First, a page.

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Bone flies off to join Ukraine rescue effort

An intrepid Apalachicola pilot who has twice circumnavigated the globe has added a third feather in his pilot’s cap – aiding the rescue of refugees from Ukraine.

John Bone left Friday to join the Ukraine Air Rescue Group, departing from the Apalachicola Regional Airport for Germany in his Cirrus SR22, N140BV. The plane will be based at the historic Bonn-Hangler Field located just south of Cologne, Germany.

Bone, a CIrrus Standardized Instructor Pilot, will have as his primary mission to fly medical supplies into Rzeszow, Poland, and Ukraine refugees back to various locations in Germany for medical attention.

With the installation of a 66-gallon Turtlepack in the aft cabin, the SR22 will make only four stops from Florida to Germany: at the North Bay/Jack Garland Airport in North Bay, Ontario, Canada; at the Iqaluit Airport that serves Iqaluit, Nunavut, Canada; at the Reykjavík Airport serving Reykjavík, the capital of Iceland; and at Bonn-Hangler Field in Germany. The Turtlepack will be removed after arrival in Germany.

Ukraine Air Rescue was founded by private pilots in March 2022 after the invasion of Ukraine by the Russian army. On its website, it describes its goal “to fly medicines and medical supplies to the Ukrainian border quickly and unbureaucratically using private aircraft. From there, helpers take them directly to where they are needed, for example, to clinics. On the return flight, we bring people in need of help back from Ukraine to safe countries.”

Among the success stories it describes are a June 1 effort by seven pilots with four airplanes, from airports in Hangelar, Marl and Mainz, to transport relief supplies weighing about one ton. On their return flight they took three people back to Germany, including a child with cancer. 

On May 10 and 11, an airplane from Elstree in England) transported about 100 kilograms, or about 220 pounds of medical supplies to Mainz, and then these relief supplies and about one ton of other relief supplies, provided by the Blue-Yellow-Cross, were brought to Rzeszów. The flight was completed by three planes from Mainz and one plane from Augsburg, that brought about 600 kilograms of medicine. Through this relief flight three hospitals could be supplied and thus further lives were saved, read the website.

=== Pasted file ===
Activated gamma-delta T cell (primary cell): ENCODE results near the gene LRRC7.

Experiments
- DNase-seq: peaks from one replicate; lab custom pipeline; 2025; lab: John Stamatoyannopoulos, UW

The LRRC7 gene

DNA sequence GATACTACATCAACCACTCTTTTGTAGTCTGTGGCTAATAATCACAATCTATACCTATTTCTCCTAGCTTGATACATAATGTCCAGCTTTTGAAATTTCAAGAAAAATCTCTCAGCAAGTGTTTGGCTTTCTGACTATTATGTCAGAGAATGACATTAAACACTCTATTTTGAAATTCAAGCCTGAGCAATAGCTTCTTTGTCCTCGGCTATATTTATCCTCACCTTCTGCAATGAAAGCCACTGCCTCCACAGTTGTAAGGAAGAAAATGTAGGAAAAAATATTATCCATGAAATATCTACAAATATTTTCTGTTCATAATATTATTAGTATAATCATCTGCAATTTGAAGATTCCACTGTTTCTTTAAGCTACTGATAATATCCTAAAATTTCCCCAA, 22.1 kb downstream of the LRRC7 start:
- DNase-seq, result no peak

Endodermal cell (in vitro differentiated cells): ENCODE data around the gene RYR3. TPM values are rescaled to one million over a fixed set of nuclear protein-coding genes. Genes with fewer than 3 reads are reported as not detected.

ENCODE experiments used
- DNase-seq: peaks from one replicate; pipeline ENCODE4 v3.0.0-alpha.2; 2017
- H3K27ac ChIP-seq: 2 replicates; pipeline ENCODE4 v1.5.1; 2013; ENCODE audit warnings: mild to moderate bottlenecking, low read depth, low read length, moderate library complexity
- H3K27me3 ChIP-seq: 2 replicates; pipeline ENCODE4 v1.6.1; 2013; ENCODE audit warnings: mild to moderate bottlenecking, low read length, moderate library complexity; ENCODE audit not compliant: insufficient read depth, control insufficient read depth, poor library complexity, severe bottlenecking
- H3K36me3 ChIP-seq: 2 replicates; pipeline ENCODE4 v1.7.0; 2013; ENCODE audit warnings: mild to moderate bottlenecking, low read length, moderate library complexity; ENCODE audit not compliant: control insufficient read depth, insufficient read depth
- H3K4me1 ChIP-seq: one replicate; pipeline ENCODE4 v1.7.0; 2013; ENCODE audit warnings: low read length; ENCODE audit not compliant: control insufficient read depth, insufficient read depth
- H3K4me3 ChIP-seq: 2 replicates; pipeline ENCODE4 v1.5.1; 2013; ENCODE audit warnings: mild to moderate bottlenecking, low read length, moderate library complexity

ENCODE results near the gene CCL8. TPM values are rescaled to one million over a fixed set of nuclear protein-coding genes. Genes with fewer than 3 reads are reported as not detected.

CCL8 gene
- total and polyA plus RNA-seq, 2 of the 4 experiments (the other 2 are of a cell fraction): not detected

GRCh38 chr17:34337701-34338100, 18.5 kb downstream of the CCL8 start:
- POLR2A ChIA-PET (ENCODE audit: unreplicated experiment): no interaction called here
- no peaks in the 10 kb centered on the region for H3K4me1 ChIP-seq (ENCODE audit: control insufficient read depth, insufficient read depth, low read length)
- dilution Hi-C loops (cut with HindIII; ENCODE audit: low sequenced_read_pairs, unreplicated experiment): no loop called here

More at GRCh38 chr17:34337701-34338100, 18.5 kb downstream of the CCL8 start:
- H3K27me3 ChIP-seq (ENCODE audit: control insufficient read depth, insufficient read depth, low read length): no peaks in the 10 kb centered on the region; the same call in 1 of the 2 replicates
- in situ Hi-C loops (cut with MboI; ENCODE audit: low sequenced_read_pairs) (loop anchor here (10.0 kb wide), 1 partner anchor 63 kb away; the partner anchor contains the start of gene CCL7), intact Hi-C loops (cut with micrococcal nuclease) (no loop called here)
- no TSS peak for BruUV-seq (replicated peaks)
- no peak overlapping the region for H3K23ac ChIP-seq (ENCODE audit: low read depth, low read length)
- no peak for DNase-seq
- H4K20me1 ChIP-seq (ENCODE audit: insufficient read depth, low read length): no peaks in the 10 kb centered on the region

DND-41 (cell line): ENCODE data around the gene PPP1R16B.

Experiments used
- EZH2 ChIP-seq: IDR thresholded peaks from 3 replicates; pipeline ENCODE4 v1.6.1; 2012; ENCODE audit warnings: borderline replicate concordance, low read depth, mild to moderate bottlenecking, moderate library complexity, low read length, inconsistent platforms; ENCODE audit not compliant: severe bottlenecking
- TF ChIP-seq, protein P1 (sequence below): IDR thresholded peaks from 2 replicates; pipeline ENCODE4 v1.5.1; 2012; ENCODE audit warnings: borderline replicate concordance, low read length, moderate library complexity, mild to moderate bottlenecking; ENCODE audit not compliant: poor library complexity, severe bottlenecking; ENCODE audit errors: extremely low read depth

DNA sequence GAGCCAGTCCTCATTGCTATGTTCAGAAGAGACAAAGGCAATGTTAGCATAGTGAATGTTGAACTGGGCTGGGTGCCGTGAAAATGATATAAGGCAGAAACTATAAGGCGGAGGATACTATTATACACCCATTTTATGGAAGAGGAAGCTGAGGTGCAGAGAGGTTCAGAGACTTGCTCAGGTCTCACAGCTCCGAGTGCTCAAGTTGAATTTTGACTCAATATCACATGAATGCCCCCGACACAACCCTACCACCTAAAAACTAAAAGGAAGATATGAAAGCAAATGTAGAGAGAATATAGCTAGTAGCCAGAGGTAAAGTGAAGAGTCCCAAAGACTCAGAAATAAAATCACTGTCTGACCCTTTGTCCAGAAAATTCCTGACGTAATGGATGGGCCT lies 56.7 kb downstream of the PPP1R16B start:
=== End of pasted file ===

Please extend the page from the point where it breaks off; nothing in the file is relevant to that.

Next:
The website recounts several trips over the last few months that included the transport of urgently needed medicine, such as insulin and surgical equipment; and ambulances bound for Kiev from Heidelberg.

On one trip, four people were transported to Germany, some of them severely disabled and in need of urgent medical care, including one person from Butcha. 

“Another successful flight of Ukraine Air Rescue to alleviate the dire supply situation in Ukraine!” wrote the website.

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Meet the Editor

David Adlerstein, The Apalachicola Times’ digital editor, started with the news outlet in January 2002 as a reporter.

Prior to then, David Adlerstein began as a newspaperman with a small Boston weekly, after graduating magna cum laude from Brandeis University in Waltham, Massachusetts. He later edited the weekly Bellville Times, and as business reporter for the daily Marion Star, both not far from his hometown of Columbus, Ohio.

In 1995, he moved to South Florida, and worked as a business reporter and editor of Medical Business newspaper. In Jan. 2002, he began with the Apalachicola Times, first as reporter and later as editor, and in Oct. 2020, also began editing the Port St. Joe Star.

Wendy Weitzel The Star Digital Editor

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